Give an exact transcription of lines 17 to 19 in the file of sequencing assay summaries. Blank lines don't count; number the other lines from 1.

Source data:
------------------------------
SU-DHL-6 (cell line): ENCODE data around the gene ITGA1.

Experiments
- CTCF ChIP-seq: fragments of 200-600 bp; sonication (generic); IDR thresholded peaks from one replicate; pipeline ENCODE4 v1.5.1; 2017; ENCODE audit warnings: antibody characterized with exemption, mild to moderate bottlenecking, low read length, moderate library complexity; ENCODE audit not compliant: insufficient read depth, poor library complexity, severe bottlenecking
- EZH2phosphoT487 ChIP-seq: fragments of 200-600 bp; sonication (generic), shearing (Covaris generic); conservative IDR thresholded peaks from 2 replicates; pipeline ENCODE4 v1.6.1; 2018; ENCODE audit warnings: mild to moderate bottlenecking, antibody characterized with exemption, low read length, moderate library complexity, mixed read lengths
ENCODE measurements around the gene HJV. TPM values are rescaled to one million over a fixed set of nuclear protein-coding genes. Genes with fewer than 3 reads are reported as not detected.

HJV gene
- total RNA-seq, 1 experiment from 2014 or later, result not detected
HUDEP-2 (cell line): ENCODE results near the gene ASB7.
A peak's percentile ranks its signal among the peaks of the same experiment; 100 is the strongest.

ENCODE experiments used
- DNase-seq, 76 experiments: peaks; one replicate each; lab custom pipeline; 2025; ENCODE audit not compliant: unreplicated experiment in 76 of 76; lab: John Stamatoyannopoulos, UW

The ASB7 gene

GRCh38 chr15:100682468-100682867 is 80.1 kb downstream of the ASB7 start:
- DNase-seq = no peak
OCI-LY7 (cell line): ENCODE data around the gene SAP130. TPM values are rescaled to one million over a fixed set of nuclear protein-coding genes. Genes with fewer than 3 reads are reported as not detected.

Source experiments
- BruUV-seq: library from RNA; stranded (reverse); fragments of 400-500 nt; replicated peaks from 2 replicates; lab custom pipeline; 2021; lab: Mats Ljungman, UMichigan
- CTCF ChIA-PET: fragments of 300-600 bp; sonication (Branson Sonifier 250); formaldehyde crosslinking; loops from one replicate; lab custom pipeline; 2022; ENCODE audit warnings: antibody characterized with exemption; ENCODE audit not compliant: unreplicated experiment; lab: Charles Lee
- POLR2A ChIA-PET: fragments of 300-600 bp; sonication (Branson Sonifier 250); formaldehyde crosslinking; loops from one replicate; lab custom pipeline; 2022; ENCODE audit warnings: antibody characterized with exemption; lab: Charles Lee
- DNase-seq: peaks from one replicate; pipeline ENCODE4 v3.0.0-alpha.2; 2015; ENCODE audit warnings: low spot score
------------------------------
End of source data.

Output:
- BruUV-seq: library from RNA; stranded (reverse); fragments of 400-500 nt; replicated peaks from 2 replicates; lab custom pipeline; 2021; lab: Mats Ljungman, UMichigan
- CTCF ChIA-PET: fragments of 300-600 bp; sonication (Branson Sonifier 250); formaldehyde crosslinking; loops from one replicate; lab custom pipeline; 2022; ENCODE audit warnings: antibody characterized with exemption; ENCODE audit not compliant: unreplicated experiment; lab: Charles Lee
- POLR2A ChIA-PET: fragments of 300-600 bp; sonication (Branson Sonifier 250); formaldehyde crosslinking; loops from one replicate; lab custom pipeline; 2022; ENCODE audit warnings: antibody characterized with exemption; lab: Charles Lee